by Gale Acuff

I DON'T MIND learning to write but I don't
want to read anything, would still rather
be read to, the way Mother read to me
before I had to start coming to school
and give up happiness for fitting in.

For hearing a story is better than
having to figure out with your eyes
when your ears can put it all together
and your brain and heart can receive and then
pass it on to your soul. I'm in first grade

and have been for a week so I don't know
everything but I know more than any-
thing and that's a lot better than nothing.
When someone reads to me I close my eyes
and see it all and when I open them

just ask me any old question about
what I've heard and you'll swear I told the tale
myself. But make me try to read it--if
my lips move then I'm reading too fast--and I'm
lost. That's what education is good for

--I could be wrong. I mean, I'm no expert.
After all, when Mother reads to me, well,
what I'm trying to say is I admit
I wouldn't hear anything unless she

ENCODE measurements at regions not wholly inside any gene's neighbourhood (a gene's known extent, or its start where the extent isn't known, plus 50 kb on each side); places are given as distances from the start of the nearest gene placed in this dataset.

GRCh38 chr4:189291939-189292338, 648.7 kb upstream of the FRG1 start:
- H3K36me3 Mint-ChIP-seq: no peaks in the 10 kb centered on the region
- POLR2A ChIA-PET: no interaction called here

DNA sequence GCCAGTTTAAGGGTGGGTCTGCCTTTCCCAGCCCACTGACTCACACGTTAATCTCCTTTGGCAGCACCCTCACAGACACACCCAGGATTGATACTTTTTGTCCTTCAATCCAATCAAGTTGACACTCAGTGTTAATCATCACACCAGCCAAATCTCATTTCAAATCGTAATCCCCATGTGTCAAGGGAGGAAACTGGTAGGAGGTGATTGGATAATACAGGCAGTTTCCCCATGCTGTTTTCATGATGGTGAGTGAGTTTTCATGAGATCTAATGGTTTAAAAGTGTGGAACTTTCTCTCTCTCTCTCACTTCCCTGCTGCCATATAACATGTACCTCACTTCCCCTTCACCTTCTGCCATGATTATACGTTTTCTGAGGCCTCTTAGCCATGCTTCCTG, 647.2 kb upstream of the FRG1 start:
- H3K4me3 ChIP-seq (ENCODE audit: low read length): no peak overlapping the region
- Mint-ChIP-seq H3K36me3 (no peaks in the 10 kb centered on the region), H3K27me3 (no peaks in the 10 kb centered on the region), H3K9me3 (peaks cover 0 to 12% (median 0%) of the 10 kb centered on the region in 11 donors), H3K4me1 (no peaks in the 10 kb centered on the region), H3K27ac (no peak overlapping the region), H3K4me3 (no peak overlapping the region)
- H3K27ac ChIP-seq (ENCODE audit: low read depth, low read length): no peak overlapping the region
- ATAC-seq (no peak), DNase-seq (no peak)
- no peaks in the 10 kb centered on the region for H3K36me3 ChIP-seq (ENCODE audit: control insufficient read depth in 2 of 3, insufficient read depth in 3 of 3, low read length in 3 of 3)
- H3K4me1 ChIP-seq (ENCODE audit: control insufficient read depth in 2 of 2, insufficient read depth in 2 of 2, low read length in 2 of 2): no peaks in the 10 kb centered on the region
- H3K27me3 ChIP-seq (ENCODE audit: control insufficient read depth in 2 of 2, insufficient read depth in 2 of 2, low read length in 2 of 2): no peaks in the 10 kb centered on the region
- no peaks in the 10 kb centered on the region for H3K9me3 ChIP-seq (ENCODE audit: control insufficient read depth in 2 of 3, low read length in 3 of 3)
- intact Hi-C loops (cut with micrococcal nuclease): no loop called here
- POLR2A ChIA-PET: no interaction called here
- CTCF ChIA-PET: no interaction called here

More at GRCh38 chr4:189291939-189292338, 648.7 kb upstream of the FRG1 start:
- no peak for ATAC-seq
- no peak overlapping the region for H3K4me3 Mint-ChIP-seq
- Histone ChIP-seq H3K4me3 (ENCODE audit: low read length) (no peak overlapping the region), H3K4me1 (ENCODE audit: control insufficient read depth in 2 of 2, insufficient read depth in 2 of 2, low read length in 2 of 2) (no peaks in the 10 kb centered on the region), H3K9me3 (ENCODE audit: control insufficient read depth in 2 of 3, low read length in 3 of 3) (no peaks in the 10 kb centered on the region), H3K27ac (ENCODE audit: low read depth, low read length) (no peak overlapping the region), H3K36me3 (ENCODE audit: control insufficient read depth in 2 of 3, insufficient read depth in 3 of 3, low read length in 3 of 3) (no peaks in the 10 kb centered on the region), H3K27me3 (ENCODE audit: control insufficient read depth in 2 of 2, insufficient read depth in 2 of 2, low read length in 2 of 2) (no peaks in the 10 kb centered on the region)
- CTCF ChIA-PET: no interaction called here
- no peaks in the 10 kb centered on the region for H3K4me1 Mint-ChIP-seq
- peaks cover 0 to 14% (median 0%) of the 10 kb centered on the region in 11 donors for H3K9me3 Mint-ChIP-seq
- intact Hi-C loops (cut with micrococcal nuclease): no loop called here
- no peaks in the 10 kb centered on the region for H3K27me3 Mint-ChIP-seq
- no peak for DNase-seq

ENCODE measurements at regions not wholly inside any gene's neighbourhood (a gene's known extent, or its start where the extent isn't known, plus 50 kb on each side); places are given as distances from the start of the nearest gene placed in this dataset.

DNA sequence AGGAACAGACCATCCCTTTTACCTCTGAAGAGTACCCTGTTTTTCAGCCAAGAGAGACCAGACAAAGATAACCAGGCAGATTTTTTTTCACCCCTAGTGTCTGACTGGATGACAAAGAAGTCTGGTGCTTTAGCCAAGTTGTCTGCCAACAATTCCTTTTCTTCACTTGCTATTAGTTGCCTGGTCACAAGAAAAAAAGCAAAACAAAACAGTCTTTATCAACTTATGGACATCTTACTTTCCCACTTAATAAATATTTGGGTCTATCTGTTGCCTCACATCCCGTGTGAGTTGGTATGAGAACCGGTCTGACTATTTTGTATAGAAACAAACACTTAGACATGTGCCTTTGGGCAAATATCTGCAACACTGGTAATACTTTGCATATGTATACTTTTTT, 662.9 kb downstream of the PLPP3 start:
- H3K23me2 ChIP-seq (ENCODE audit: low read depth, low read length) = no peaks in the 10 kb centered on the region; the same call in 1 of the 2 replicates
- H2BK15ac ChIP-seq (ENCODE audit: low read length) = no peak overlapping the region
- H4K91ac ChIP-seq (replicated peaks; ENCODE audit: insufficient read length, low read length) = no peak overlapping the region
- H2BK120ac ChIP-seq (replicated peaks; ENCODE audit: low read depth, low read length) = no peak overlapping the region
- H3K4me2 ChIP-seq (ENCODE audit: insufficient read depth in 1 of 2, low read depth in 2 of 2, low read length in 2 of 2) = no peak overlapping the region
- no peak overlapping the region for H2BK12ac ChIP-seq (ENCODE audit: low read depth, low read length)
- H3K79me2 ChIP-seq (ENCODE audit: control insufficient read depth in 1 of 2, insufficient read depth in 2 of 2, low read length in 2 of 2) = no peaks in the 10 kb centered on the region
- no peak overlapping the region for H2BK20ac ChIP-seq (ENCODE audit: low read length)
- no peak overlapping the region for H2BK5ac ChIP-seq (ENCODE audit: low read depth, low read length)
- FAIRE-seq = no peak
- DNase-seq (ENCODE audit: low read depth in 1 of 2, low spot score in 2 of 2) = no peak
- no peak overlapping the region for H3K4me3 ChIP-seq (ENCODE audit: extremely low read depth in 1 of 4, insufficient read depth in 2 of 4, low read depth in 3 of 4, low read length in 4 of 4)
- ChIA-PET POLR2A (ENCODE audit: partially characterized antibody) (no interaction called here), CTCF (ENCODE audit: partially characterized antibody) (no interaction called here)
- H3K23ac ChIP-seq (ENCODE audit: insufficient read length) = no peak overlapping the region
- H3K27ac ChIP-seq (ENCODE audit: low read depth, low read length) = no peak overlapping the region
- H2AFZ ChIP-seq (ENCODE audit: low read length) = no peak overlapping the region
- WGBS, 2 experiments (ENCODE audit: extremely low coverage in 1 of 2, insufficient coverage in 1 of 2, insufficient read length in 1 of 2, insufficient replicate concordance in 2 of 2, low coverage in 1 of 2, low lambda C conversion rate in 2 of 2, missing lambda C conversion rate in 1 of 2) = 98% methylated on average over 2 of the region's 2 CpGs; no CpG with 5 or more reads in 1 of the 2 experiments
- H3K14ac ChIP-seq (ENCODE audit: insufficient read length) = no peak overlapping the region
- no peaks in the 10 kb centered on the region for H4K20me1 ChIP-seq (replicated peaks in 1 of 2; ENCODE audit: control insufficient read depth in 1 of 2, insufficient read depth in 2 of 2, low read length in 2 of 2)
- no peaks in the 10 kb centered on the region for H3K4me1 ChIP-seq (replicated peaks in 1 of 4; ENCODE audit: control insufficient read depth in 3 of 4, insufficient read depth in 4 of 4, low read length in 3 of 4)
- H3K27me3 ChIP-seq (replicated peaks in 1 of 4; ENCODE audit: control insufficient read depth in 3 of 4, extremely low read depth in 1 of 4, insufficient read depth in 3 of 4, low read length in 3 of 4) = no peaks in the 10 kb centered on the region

herself had learned to read. Maybe I'm spoiled

--Teacher thinks so: How can you learn to write
your name and address and phone number and
Sally, Dick, and Jane--not to mention Spot
and Puff
(first she says she won't mention them
and then she does)--but you won't read aloud

when it's your time? I'm just about to kick
the ball at recess when she pulls me out
of line to ask me that. I miss my turn.
I don't know, I say. I believe in God
but when I read the Bible it spoils it.

She covers her mouth and her eyes go wide
and I'm afraid, at first, that I've slain her.
I hate reading, I say--my ears can't hear
when my eyes are talking so loud. Let's go
see Principal,
she says. Now I've done it.

I tell her my side of the story and
she laughs and laughs. When you grow up you'll be
a great man,
she says. But I tell you what:
when your teacher calls on you to read, do
as she says and pretend that you're telling

a story and the words you see are just
your listeners.
She gets up. I get up.
Yes, ma'am, I say--by cracky, I'll try it.
The next day I do and it works. Teacher
pulls me out of jump-rope line at recess.

My, she says, you've made me very happy.
Yes, ma'am, I say--I'm all for happiness.
When I get home I say to Mother, Guess
what I can do? What, she asks. I can make
women happy. Tell your father, she says.

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